(Sedivy)

―so long as what we mean by that has something to do with observing the contrast between the inherent distrust we show female speakers, presenters, and leaders, to the one, and the fact that a man speaking “like a woman” seems “more likable and trustworthy”.

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Image note: Republican presidential nominee Donald Trump answers a question during the third presidential debate at University of Nevada Las Vegas, 19 October 2016. (AP Photo/John Locher)

Sedivy, Julie. “Donald Trump Talks Like a Woman”. Politico. 25 October 2016.

The Mrs. Donald Trump Show (Family Values)

Melania Trump discusses her husband, Republican presidential nominee Donald J. Trump, during an interview with Anderson Cooper of CNN, 17 October 2016.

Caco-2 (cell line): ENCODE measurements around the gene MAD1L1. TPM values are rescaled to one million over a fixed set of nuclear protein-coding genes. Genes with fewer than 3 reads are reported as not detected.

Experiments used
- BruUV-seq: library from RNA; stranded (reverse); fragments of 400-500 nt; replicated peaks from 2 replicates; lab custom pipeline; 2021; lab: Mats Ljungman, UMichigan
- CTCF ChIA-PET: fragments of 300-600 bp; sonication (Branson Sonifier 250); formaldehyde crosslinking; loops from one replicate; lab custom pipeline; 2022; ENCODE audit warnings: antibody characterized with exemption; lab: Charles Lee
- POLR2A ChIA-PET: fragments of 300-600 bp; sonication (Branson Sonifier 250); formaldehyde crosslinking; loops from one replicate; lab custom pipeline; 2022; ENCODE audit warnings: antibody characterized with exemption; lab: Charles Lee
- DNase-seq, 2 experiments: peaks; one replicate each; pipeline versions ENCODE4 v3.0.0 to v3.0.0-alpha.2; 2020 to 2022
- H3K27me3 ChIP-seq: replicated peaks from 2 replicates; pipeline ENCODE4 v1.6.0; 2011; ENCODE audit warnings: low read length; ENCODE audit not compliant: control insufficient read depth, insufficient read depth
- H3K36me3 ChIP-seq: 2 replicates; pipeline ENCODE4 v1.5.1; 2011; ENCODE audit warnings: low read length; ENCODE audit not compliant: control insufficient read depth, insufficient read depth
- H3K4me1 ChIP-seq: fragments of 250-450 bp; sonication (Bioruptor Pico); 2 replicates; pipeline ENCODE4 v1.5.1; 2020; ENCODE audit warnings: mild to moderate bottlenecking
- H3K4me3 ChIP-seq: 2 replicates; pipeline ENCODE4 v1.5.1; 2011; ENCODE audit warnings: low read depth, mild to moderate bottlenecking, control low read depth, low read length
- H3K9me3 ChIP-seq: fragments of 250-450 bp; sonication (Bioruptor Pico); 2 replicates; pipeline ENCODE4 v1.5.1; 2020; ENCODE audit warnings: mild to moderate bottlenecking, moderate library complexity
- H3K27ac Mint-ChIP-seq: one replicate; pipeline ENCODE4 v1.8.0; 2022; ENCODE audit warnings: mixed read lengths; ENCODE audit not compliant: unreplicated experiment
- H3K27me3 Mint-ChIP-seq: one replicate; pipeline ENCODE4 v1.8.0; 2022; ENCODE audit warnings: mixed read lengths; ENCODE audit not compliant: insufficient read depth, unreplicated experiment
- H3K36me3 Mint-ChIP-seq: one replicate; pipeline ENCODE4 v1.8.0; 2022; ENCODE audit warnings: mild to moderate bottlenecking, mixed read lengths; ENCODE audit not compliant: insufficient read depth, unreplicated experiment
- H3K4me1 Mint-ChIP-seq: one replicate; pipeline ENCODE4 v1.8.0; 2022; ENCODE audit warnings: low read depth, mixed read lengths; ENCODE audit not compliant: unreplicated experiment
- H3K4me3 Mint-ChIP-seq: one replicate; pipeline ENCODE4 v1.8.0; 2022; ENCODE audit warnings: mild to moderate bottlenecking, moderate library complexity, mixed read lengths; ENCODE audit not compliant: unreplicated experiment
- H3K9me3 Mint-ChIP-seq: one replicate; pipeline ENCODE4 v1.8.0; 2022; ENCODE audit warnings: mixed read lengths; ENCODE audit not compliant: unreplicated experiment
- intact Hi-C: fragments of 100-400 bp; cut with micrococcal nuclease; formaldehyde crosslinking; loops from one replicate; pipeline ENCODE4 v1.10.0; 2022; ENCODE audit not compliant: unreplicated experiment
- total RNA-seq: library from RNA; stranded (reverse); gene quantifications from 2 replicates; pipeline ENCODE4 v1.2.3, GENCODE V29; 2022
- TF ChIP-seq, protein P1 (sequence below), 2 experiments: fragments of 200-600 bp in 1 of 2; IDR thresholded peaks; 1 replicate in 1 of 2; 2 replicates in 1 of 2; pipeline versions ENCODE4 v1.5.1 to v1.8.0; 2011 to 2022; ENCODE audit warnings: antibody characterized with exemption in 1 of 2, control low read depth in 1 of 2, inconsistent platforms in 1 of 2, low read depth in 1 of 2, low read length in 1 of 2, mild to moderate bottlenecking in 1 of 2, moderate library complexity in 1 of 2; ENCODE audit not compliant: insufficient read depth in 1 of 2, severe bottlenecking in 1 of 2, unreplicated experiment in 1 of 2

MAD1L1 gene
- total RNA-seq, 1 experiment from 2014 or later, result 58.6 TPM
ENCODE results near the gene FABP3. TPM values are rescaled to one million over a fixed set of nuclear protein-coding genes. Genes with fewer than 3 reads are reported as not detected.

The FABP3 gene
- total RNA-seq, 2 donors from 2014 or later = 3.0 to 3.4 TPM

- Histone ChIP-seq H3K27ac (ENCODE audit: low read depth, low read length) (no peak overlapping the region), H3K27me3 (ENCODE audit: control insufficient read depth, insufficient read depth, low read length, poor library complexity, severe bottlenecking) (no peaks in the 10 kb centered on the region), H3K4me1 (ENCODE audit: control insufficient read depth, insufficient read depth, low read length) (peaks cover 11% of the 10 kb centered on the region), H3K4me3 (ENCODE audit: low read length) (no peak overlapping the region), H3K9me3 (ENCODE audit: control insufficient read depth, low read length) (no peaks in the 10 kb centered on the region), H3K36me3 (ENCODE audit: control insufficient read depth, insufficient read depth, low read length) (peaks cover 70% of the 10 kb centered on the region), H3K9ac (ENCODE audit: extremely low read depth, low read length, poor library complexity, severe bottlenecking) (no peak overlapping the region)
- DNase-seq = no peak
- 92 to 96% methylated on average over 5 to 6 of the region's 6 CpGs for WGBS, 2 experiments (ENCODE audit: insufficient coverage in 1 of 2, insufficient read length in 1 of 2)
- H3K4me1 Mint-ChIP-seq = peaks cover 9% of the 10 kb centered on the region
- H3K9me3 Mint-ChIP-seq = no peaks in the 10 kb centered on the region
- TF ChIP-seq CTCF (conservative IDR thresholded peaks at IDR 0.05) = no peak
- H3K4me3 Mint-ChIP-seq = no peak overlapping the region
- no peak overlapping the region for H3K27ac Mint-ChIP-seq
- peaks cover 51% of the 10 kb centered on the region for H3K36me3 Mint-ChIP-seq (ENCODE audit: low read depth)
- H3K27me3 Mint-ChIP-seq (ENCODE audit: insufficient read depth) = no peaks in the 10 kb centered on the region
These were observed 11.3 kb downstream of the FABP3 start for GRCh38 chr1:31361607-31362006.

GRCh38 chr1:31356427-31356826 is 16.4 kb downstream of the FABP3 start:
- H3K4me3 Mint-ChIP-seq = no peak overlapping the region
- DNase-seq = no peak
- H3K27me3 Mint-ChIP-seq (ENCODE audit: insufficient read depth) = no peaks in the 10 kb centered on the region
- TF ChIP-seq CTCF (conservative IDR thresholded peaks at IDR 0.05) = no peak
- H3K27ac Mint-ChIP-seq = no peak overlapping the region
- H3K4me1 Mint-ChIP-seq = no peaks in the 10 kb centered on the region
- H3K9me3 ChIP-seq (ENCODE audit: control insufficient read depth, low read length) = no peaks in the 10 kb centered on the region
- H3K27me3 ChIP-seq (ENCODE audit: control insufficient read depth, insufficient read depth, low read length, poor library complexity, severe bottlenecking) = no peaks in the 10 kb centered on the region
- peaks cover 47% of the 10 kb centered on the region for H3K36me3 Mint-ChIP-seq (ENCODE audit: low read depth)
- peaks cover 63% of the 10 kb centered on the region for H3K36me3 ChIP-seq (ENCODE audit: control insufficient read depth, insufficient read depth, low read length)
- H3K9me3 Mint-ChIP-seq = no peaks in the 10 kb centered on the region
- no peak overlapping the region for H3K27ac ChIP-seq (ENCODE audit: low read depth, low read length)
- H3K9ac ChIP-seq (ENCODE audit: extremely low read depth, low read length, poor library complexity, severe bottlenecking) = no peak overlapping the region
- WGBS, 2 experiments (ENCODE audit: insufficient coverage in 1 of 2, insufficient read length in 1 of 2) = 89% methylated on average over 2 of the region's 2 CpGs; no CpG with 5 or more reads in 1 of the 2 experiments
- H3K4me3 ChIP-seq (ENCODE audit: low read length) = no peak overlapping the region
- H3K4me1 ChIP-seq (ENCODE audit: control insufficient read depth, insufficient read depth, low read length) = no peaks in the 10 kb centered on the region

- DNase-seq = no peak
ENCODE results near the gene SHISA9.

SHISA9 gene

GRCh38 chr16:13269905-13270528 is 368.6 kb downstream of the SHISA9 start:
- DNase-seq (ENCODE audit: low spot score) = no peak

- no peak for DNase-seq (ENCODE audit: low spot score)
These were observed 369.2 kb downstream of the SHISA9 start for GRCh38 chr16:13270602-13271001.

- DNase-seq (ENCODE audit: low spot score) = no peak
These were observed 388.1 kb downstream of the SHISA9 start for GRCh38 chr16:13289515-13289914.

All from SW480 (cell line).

Important point:

In recent campaign history, certain myths have taken hold in ways that obscure what actually happened. Howard Dean’s 2004 campaign, for example, was already collapsing at the time of his “scream” in Iowa. Mitt Romney’s support was already falling in 2012 when the “47 percent” video reached the public.

And Donald Trump’s support was already fading when Americans heard his 2005 boasts about sexual assault, so his candidacy’s current difficulties cannot solely be blamed on the “grab them by the p***y” audio.

That said, it certainly didn’t help.

(Benen)

Sometimes it seems a fine line; in either case, Dean or Romney, we might respond to Benen by pointing out that what we really mean by something wrecking the campaign is that it was a proverbial final nail, as if until that moment there was some hope of saving the patient, and then the surgeon went and removed the gall bladder with a shotgun.

This is an American marketplace; there are days when people really can’t tell the difference. Never mind.

Another important point: